Unit 411 determines whether it is appropriate to send the request to the next lower ring level. If not, unit 411 returns the request to unit 421. If it is appropriate, then unit 411 sends the request to unit 422, which compares the criteria on the ticket to cost and availability of resources in Ring 1. The process can be repeated until the lowest ring is reached.
In an example, the ticket specifies a particular grid, company, or ring level and various ring operational management units 421-424 and manageability services units 411-414 cooperate to send the request thereto. In another example, the ticket specifies a price for processing, and ring operational management units 421-424 and manageability services units 411-414 cooperate to forward the request to processing resources that have a cost at or below the specified price. One or more criteria can be specified in the ticket to assure appropriate processing.
In the embodiment of
It is also possible that various grid operators or third parties may provide hardware and software that is used to instantiate federations and rings of trust. Regardless of which entities provide the hardware and software to instantiate the configurations, such configurations are generally designed by agreements between a company (e.g., company A) seeking to establish its own federation to increase its computing power and the various grid operators. Such agreements usually specify cost, quality of service, scheduled use, security, and the like. Such information can then be used by the ring operational management units and manageability services units to instantiate the federation and rings of trust.
In various embodiments, modifications can be made to the configuration throughout operation. For instance, company A may terminate relations with one or more grids and may send information to appropriate ring operational management units to delete those grids from its list of available grids. Additionally or alternatively, a grid may remove itself from a list of available grids by sending a message to appropriate ring operational management units. Adding and removal is usually based on agreements and can even be performed on a time schedule, for example, by informing appropriate ring operational management units to add and/or remove certain grids on a schedule.
Ring operational management units 421-424 can also be programmed to match different types of processing requests to certain costs in addition to or in the absence of cost criteria in the ticket. In that way, ring operational management units 421-424 can forward a request to a particular processing resource based on the type of request and the cost of the processing resource. Alternatively, a given ring operational management unit can forward a request on to the next ring if no cost-appropriate resources can be found in its own ring.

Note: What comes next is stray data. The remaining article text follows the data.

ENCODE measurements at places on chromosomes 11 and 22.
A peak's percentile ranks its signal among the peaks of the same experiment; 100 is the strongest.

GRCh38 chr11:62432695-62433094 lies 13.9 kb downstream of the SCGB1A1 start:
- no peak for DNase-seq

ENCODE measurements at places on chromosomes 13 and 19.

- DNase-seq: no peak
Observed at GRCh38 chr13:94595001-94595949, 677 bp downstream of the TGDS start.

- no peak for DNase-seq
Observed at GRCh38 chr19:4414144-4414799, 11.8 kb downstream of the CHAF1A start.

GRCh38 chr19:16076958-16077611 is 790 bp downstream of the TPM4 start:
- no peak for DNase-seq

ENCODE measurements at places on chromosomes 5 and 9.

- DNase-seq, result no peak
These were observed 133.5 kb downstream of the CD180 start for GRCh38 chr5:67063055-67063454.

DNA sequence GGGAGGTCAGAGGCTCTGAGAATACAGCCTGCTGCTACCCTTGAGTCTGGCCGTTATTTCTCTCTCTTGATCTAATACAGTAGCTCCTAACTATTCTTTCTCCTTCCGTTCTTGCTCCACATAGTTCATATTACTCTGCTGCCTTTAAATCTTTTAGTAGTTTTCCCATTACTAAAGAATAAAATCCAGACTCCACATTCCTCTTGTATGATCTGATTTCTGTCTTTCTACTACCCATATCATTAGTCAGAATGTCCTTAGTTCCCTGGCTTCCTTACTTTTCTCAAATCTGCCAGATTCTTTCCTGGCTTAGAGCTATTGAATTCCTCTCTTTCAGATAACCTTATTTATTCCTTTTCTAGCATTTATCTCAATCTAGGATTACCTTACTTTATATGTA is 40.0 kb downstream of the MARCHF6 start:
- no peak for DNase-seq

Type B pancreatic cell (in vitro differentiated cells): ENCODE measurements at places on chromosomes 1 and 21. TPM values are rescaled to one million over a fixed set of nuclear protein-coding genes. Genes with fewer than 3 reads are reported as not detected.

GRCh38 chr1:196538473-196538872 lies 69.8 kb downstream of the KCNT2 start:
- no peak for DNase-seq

Further, ring operational management units 421-424 can be instructed to cache, for example, response time, service time, cost, and the like for each of the grids in their respective rings. Each ring operational management unit 421-424 can then use that information to determine which of the grids in its ring should receive a processing request. Additionally, ring operational management units 421-424 and manageability services units 411-414 can be used to identify potential conflicts. For example, even though company A and company B (
In step 501, the processing unit receives a request from a node in a first computer grid, the first computer grid assigned to a trust level of a hierarchical arrangement of trust levels. An example of a hierarchical arrangement of trust levels is shown in system 100 of
In step 502, the processing unit decides to forward the request to a second computer grid based at least in part on one or more criteria. Further, the second grid is assigned to a lower trust level than the first grid.
In some embodiments, deciding to forward the request based at least in part on one or more criteria includes parsing ticket information in the request and comparing criteria in the ticket information to one or more characteristics of the first ring, the second ring, and/or processing resources in either or both of the rings. Then the deciding is based, at least in part, on determining that passing the request satisfies the criteria (or at least does not violate a criterion). In one example, the ticket specifies a maximum cost for processing. Thus, the deciding may include determining that computing resources in the first grid exceed the maximum price. In another example, the ticket information includes a field specifying whether it is permitted to pass the request to a lower level grid. In that case, the deciding includes at least verifying that passing the request is permitted. Various criteria may be included in the ticket information, and embodiments of the invention are not limited to any particular criteria. Alternatively to or in addition to using criteria included in ticket information in the request, the hardware and/or software performing the deciding may base the deciding on its own programmed criteria.